The nascent British Empire came relatively late to the wide scale adoption of slavery as a source of private and national wealth but when it started it did not restrain itself.
The trans-Atlantic trade in African slaves began in 1517 when the first Africans were shipped to Spain’s American colonies. The trade lasted until the threshold of the Twentieth century. By then an estimated 11 million Africans had been sold by their fellow Africans and transported by Europeans and white Americans in the stinking holds of slave ships to be marketed in dozens of American and West Indies ports.
Though the Spanish and Portuguese were the first to make slaving financially profitable, the French, Swedes, Brandenburgers and Dutch all used and traded slaves. But it was the English who became the most accomplished and, as a result, the most prosperous in this most lucrative of trades.
In 1562, the English merchant captain John Hawkins, wishing to test the Iberian countries’ monopoly in central and south America, picked up a few slaves with ivory, gold and spices on the coast of West Africa and sailed to Spanish-owned Hispaniola and sold his human goods. After that the English did not rush into wide scale slaving until England had acquired territories in the Caribbean in the first half of the 17th century when it became necessary to have slaves to work in the plantations the English set up there.
So it was in 1663 that King Charles II chartered the Company of Royal Adventurers of England Trading to Africa and celebrated his accomplishment with the release of a coin which was named the guinea to warn off rival European trading companies from the West African coastal area from which England would obtain its new items of trade - humans to be sold to work as slaves in the Americas. The king’s Adventurers were required to deliver at least 3000 slaves a year to the new sugar islands of the Caribbean.
It was a profitable 3 stage business - English ships carried manufactured goods from Europe to the Guinea coast where the greedy and acquisitive local African rulers accepted them in exchange for human slaves, the slaves were then shipped to the Caribbean and sold to the planters there and sugar was bought and transported to Europe to be sold for a large profit there. It was a win-win situation for everyone apart from the unfortunate Africans who were doomed either to die at sea or live a life of despair as a slave in the Caribbean, far from home.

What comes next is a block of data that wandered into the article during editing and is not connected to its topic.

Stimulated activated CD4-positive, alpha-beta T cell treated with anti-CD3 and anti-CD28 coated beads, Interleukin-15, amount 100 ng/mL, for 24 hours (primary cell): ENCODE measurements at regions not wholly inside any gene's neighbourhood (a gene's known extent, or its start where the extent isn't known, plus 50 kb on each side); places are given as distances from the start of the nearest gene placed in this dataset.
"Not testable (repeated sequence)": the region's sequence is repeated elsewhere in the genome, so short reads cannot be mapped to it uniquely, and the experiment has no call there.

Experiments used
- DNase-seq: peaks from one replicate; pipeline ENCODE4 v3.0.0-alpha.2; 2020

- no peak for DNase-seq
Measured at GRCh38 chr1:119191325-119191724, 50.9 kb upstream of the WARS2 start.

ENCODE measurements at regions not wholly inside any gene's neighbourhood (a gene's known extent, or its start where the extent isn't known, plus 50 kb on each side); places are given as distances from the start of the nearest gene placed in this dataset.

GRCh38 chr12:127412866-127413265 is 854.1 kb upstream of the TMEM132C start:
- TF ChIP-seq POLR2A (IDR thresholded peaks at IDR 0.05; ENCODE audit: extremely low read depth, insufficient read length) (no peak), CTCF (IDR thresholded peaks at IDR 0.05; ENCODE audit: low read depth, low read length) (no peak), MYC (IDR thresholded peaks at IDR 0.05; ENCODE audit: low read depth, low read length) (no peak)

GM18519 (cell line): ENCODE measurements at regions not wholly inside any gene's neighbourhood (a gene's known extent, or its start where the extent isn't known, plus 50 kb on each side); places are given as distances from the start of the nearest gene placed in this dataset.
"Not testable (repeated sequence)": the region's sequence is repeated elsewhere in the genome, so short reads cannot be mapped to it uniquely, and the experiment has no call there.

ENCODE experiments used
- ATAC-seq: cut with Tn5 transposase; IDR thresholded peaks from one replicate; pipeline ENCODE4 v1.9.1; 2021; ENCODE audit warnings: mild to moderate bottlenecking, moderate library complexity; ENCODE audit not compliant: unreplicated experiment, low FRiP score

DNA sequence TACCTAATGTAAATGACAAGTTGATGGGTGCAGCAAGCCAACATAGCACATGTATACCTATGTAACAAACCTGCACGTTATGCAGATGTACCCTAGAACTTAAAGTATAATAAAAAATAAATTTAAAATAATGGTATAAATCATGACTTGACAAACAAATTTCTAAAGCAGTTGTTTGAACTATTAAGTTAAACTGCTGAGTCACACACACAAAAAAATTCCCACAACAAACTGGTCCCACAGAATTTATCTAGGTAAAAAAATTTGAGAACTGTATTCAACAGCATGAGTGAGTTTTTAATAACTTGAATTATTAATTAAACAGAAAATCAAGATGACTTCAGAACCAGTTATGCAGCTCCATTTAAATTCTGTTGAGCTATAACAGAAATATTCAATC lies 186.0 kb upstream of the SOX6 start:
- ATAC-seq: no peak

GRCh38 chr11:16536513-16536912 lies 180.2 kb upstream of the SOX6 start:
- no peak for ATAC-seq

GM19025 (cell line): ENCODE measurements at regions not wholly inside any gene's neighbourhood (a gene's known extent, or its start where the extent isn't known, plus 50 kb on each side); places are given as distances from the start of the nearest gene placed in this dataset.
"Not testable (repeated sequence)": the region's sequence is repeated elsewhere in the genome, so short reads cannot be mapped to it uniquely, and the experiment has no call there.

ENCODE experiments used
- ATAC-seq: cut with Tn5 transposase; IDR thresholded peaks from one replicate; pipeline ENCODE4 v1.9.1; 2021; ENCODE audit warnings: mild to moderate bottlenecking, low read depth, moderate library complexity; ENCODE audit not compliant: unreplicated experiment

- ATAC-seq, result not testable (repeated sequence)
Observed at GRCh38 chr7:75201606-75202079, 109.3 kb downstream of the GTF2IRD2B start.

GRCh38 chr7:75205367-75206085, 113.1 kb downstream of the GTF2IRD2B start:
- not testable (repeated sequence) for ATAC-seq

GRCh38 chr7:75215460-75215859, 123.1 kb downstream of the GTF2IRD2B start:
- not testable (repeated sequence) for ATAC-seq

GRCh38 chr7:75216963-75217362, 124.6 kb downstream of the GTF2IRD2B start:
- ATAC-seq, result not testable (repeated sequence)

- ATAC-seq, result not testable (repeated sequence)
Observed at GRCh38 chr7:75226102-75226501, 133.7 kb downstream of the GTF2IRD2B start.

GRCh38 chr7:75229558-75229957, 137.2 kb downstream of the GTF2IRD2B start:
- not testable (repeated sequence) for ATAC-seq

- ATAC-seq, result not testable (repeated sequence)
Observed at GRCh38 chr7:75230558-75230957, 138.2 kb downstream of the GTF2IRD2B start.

Shipping slaves was expensive, time-consuming and dangerous but it was necessary for the traders and plantation owners as the local Caribbean Indians whom they had attempted to force into labour usually died as a result.
The Adventurers established a chain of fortified trading posts along the Guinea coast copying the pattern established by the Portuguese and expanded on by the Dutch who were England’s main rivals at sea at that time. The Dutch did not roll over and let the the English get on with it, instead they seized all but one of the English forts in 1672 and the Royal Adventurers Company lost £120000 and collapsed as a result.
A second business, the Royal African Company, was established in 1672 and built new forts from which to trade with the African rulers and in which to gather their victims and eventually the Company’s employees controlled the slave coast all the way from Senegal to Angola.
While the rules of the slave trade were laid down in London it was the local African rulers who called the tune - they found the sale of their local people was neither new to them nor shocking. Africans had sold slaves abroad along with goods such as ivory, ebony and ostrich feathers as early as 300 BC and were carrying out a thriving trade with Arabs seven centuries before the first Europeans had arrived on their shores. To the African rulers, internal slavery was a normality and prisoners taken during local wars were made vassals and there were slave markets in many African towns. There was no moral or religious impediment to the sale of slaves. The Europeans took advantage of this and taught Africans to sell other Africans. The Africans found this to be advantageous as ownership brought with it obligations to feed and to provide shelter and protection and these liabilities ceased to exist if the Europeans would pay to take the slaves off their hands.
Local west African rulers also found other advantages from dealing with the Europeans - they wanted to have stockaded trading posts on their territories not just to boost their prestige but also as a valuable source of revenue - they exacted heavy port duties and valued ‘royal salutes’ from slaving captains. They also supplied the caboceers - overseers - who rounded up the human cargoes and set the price per slave and would not allow any of the victims to be loaded on board the Europeans’ slave ships until the trade-goods were safely in their hands.
|British naval officers at the court of the King of Dahomey|
To remain on good terms with the African rulers, the European traders took a low profile and made themselves inconspicuous and behaved obsequiously towards the local kings and remained cooped up in the trading posts. Ironically these repugnant but pitiable men rarely lived longer than two or three years once they began living on the Guinea Coast.
It was usually necessary for the African rulers to wage war on local rivals to ensure that they had enough captives to adequately supply the slave traders or alternatively they would resort to kidnapping isolated individuals. A report from Francis Moore who worked around The Gambia river described how the King of Barsally would send to the fort for supplies of rum and brandy which he paid for by attacking neighbouring enemy towns, seizing the people and selling them. At the beginning slaves were those who were prisoners of war but later the rulers began to sell their criminals to the Europeans and as time went by local people were sold for lesser and lesser crimes - one was sold for stealing a pipe, another for accidentally killing a man while shooting at a leopard but along him with were sold his mother, three brothers and three sisters. Royal wives were sold if caught in adultery so monarchs began to marry scores of girls, leave them ‘unhusbanded’ and waited for them to give in to their natural urges.